Camping in RV Parks–Yes, Even in a Tent!

You don’t have to own a recreational vehicle to camp in an RV park. Many such parks have sites where you can put up your own tent, and some have cabins, yurts, or even RVs that you can rent for a few nights at a reasonable price. Some national associations of RV campgrounds are especially good resources for finding a camp if you want to spend time in an area that you don’t know well, or if you’re planning a leisurely cross-country trip. These camps usually have staff available who can direct you to interesting local scenic or historic sites. I want to tell you about three of these groups.

Ever since I started researching my book, Camping With Kids, I’ve been getting e-mails about Yogi Bear’s  Jellystone Park Camp-Resorts. They sound like so much fun! Jellystone Parks are called “resorts” because they offer so many of the amenities you would expect to find at a resort, like swimming pools, playgrounds, tennis and croquet courts, and planned activities, like barbecues and special parties. Some have shops and cafes. Many Jellystone Camps present themed weekends and special holiday events, whole weekends of fun, and not just for the summer holidays. You can find Hallowe’en, Thanksgiving, Christmas, and New Year’s activities at some parks. And of course since they are Jellystone Parks, you have Yogi Bear, Boo Boo, and all their friends. Watch your picnic baskets!

Kampgrounds of America, KOA, is another association of campgrounds. Maybe they are not as elegant as Jellystone Parks, but KOA camps usually have a little grocery and notions store, laundry facilities, playgrounds, planned activities, sometimes a dog exercise area, sometimes a pool, and also sites for tents and yurts and cabins. KOA Kampgrounds have “unique” camp spots–an Airstream trailer? a caboose? a tepee? Have fun!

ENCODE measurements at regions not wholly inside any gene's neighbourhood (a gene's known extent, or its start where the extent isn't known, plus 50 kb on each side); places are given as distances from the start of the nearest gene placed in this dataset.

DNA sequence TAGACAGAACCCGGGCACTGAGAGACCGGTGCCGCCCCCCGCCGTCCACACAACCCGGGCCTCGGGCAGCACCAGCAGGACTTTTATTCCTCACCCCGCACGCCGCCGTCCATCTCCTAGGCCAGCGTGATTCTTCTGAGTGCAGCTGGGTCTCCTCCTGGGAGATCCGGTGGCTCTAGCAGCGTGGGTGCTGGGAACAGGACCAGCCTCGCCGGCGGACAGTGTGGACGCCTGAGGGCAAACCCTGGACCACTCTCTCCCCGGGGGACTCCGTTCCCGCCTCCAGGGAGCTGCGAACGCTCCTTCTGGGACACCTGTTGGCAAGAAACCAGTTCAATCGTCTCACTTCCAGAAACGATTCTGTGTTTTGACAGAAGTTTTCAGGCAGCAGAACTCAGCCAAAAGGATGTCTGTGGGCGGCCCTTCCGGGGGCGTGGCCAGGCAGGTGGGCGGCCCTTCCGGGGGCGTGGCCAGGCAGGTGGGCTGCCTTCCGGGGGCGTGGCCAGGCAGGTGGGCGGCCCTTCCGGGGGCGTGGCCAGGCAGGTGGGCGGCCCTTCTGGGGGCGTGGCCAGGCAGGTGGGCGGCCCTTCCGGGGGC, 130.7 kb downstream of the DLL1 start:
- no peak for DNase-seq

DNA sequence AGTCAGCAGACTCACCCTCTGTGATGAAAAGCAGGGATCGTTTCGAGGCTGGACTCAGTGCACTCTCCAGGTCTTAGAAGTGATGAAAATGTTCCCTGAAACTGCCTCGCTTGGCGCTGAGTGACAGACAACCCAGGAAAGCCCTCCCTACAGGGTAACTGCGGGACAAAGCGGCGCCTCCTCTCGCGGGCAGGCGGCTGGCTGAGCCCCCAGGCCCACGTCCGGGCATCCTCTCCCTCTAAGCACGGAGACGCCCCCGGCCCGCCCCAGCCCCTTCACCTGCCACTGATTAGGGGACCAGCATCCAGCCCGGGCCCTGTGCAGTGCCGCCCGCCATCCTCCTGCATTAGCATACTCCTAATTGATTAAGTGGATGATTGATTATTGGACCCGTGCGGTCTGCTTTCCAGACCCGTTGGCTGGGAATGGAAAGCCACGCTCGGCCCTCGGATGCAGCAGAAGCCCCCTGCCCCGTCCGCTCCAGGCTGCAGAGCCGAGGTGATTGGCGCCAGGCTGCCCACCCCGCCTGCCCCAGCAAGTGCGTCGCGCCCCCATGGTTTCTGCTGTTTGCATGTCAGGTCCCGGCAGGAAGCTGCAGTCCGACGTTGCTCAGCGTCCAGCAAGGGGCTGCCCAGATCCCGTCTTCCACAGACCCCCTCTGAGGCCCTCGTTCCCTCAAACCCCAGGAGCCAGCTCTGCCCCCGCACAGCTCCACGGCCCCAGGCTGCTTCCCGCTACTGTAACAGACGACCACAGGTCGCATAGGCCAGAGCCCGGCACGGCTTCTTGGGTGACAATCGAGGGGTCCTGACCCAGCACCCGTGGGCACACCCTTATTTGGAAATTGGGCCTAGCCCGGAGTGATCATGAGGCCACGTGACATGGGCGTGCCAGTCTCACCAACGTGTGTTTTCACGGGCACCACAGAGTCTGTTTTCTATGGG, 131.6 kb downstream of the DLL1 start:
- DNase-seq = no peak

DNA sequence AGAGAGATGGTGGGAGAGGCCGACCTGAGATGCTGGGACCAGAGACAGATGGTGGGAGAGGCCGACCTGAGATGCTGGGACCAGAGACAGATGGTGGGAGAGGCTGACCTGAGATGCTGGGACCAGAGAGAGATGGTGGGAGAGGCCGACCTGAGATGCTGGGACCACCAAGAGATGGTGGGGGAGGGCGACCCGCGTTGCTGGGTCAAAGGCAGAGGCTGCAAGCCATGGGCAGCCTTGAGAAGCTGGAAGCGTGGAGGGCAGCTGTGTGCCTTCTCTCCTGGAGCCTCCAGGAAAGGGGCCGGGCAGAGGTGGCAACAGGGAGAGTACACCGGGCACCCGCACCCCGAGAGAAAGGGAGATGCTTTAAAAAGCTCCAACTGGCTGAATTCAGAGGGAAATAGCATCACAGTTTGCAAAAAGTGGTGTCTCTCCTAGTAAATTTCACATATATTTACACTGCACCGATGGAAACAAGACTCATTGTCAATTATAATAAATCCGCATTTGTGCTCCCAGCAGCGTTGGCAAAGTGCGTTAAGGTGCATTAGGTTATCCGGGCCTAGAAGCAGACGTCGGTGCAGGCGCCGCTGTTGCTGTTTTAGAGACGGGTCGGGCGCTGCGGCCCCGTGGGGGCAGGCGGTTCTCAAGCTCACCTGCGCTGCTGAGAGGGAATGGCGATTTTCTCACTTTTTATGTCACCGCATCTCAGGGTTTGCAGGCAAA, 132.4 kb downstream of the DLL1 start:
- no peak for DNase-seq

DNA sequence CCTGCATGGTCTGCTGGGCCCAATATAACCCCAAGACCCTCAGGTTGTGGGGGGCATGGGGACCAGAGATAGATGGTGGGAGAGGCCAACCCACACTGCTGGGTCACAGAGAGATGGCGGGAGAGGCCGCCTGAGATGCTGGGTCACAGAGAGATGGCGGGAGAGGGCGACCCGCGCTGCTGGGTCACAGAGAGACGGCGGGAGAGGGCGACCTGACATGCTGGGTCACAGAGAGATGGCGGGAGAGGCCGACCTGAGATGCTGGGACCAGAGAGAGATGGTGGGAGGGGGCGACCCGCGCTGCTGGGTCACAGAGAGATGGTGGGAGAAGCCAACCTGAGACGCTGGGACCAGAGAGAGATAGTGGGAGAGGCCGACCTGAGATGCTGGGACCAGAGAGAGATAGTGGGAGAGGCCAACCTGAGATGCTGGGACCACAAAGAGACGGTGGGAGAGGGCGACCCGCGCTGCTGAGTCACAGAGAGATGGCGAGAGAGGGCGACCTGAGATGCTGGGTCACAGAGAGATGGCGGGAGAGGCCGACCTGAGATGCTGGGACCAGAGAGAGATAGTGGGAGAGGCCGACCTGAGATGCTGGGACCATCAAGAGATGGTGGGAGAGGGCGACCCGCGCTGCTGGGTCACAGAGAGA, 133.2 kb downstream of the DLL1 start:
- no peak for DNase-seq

Woodall’s is the last association I want to write about.  Technically, I shouldn’t lump Woodall’s with KOA or Jellystone Park Resorts, because Woodall’s is an information resource, not an association of parks.  Woodall’s publishes lots of books on RVing, and camping in an RV. Woodall’s publishes directories of campgrounds all over the country and organizes tours for RVers. On the Woodall’s website you can join a forum for tent campers, where individuals share problems and solutions. (I got good information last year, when we were replacing our inflatable mattress.)It also gives other information for campers, including recipes and “bloopers” that are fun to read. Sign up for an e-mail letter that comes once a month, and check out Tent Camping.

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2 Responses to Camping in RV Parks–Yes, Even in a Tent!

  1. Kelsey says:

    Thanks for breaking down the differences in these campgrounds. My family recently bought a new RV from Floyd’s RVs in Oklahoma. I think we will try to check out one of the Jellystone campgrounds, maybe for my son’s birthday which happens to be on October 29 (right before Halloween). That would be so much fun!

    Thanks again!
    ~Kelsey

  2. Tent camping at RV parks can be fun. My wife and I are currently on a road trip and we tent or car camp in RV parks every now and then. The only downside is that a tent isn’t as well insulated from the noise of the campground as an RV. Generally it’s just kid noise as most people seem less inclined to tent camp with their children. A shame really. It’s a totally different experience.

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